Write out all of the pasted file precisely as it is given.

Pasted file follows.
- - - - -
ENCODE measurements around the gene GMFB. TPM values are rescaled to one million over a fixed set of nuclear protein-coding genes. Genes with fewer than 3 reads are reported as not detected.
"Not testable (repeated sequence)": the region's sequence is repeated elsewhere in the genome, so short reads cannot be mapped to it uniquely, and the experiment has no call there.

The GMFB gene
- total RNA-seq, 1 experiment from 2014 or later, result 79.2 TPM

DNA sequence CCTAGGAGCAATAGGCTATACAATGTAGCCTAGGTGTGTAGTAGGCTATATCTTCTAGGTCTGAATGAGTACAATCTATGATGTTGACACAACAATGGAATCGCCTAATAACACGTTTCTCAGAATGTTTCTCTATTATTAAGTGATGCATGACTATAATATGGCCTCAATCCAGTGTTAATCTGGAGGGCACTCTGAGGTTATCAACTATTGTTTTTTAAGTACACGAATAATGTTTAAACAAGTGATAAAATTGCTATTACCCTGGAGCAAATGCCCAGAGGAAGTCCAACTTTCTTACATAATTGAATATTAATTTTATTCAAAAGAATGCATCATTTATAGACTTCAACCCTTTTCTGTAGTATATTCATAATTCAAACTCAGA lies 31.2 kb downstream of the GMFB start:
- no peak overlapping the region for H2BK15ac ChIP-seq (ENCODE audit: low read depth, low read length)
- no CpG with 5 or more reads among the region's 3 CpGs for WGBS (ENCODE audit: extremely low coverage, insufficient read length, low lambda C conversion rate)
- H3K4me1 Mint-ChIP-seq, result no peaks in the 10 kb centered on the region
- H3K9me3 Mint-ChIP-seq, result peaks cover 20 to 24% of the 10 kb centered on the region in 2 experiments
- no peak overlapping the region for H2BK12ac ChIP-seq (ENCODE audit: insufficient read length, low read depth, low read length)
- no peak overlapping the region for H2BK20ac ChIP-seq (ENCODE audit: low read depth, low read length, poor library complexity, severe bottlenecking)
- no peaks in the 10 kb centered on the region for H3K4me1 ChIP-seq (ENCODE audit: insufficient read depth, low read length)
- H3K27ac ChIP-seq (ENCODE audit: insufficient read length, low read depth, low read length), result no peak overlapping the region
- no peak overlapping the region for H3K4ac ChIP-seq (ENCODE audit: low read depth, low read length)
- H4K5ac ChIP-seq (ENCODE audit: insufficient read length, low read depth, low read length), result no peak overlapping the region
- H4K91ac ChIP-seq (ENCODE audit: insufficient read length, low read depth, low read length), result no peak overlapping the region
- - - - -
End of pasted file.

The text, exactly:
ENCODE measurements around the gene GMFB. TPM values are rescaled to one million over a fixed set of nuclear protein-coding genes. Genes with fewer than 3 reads are reported as not detected.
"Not testable (repeated sequence)": the region's sequence is repeated elsewhere in the genome, so short reads cannot be mapped to it uniquely, and the experiment has no call there.

The GMFB gene
- total RNA-seq, 1 experiment from 2014 or later, result 79.2 TPM

DNA sequence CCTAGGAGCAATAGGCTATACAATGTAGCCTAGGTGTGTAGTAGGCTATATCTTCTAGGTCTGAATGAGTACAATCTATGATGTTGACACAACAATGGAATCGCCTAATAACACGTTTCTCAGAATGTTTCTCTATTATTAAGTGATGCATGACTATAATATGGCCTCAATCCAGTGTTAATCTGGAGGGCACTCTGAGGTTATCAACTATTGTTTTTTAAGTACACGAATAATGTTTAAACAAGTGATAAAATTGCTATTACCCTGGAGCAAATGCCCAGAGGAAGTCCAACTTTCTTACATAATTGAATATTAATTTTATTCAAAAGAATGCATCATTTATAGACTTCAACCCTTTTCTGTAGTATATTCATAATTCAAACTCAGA lies 31.2 kb downstream of the GMFB start:
- no peak overlapping the region for H2BK15ac ChIP-seq (ENCODE audit: low read depth, low read length)
- no CpG with 5 or more reads among the region's 3 CpGs for WGBS (ENCODE audit: extremely low coverage, insufficient read length, low lambda C conversion rate)
- H3K4me1 Mint-ChIP-seq, result no peaks in the 10 kb centered on the region
- H3K9me3 Mint-ChIP-seq, result peaks cover 20 to 24% of the 10 kb centered on the region in 2 experiments
- no peak overlapping the region for H2BK12ac ChIP-seq (ENCODE audit: insufficient read length, low read depth, low read length)
- no peak overlapping the region for H2BK20ac ChIP-seq (ENCODE audit: low read depth, low read length, poor library complexity, severe bottlenecking)
- no peaks in the 10 kb centered on the region for H3K4me1 ChIP-seq (ENCODE audit: insufficient read depth, low read length)
- H3K27ac ChIP-seq (ENCODE audit: insufficient read length, low read depth, low read length), result no peak overlapping the region
- no peak overlapping the region for H3K4ac ChIP-seq (ENCODE audit: low read depth, low read length)
- H4K5ac ChIP-seq (ENCODE audit: insufficient read length, low read depth, low read length), result no peak overlapping the region
- H4K91ac ChIP-seq (ENCODE audit: insufficient read length, low read depth, low read length), result no peak overlapping the region